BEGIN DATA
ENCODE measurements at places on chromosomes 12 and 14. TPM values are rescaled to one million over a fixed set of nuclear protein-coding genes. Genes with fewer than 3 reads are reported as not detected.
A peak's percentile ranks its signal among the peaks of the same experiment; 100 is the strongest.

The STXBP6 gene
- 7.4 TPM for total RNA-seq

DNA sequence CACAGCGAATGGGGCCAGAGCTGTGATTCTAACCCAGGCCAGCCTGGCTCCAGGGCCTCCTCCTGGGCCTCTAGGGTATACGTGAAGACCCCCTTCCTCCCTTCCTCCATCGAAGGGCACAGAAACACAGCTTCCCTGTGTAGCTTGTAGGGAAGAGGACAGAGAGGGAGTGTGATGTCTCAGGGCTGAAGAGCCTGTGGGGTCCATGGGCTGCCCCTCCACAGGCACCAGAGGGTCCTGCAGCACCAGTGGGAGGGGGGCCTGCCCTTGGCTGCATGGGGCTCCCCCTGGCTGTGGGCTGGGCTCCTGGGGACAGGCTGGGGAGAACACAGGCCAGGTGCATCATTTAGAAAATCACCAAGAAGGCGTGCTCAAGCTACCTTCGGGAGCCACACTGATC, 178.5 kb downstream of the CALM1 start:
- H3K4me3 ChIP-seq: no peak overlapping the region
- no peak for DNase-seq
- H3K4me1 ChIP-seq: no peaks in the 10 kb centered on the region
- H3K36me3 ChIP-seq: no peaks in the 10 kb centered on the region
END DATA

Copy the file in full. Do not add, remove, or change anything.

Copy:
ENCODE measurements at places on chromosomes 12 and 14. TPM values are rescaled to one million over a fixed set of nuclear protein-coding genes. Genes with fewer than 3 reads are reported as not detected.
A peak's percentile ranks its signal among the peaks of the same experiment; 100 is the strongest.

The STXBP6 gene
- 7.4 TPM for total RNA-seq

DNA sequence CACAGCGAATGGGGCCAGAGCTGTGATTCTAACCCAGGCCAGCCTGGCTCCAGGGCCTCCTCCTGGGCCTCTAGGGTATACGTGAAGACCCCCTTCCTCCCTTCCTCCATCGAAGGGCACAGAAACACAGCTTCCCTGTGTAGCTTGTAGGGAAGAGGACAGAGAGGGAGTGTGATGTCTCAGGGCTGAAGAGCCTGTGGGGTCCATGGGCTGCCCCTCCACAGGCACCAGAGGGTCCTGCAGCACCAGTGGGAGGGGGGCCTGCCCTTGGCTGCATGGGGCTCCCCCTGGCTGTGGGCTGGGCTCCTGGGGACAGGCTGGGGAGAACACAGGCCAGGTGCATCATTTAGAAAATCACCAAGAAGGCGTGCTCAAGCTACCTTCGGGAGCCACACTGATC, 178.5 kb downstream of the CALM1 start:
- H3K4me3 ChIP-seq: no peak overlapping the region
- no peak for DNase-seq
- H3K4me1 ChIP-seq: no peaks in the 10 kb centered on the region
- H3K36me3 ChIP-seq: no peaks in the 10 kb centered on the region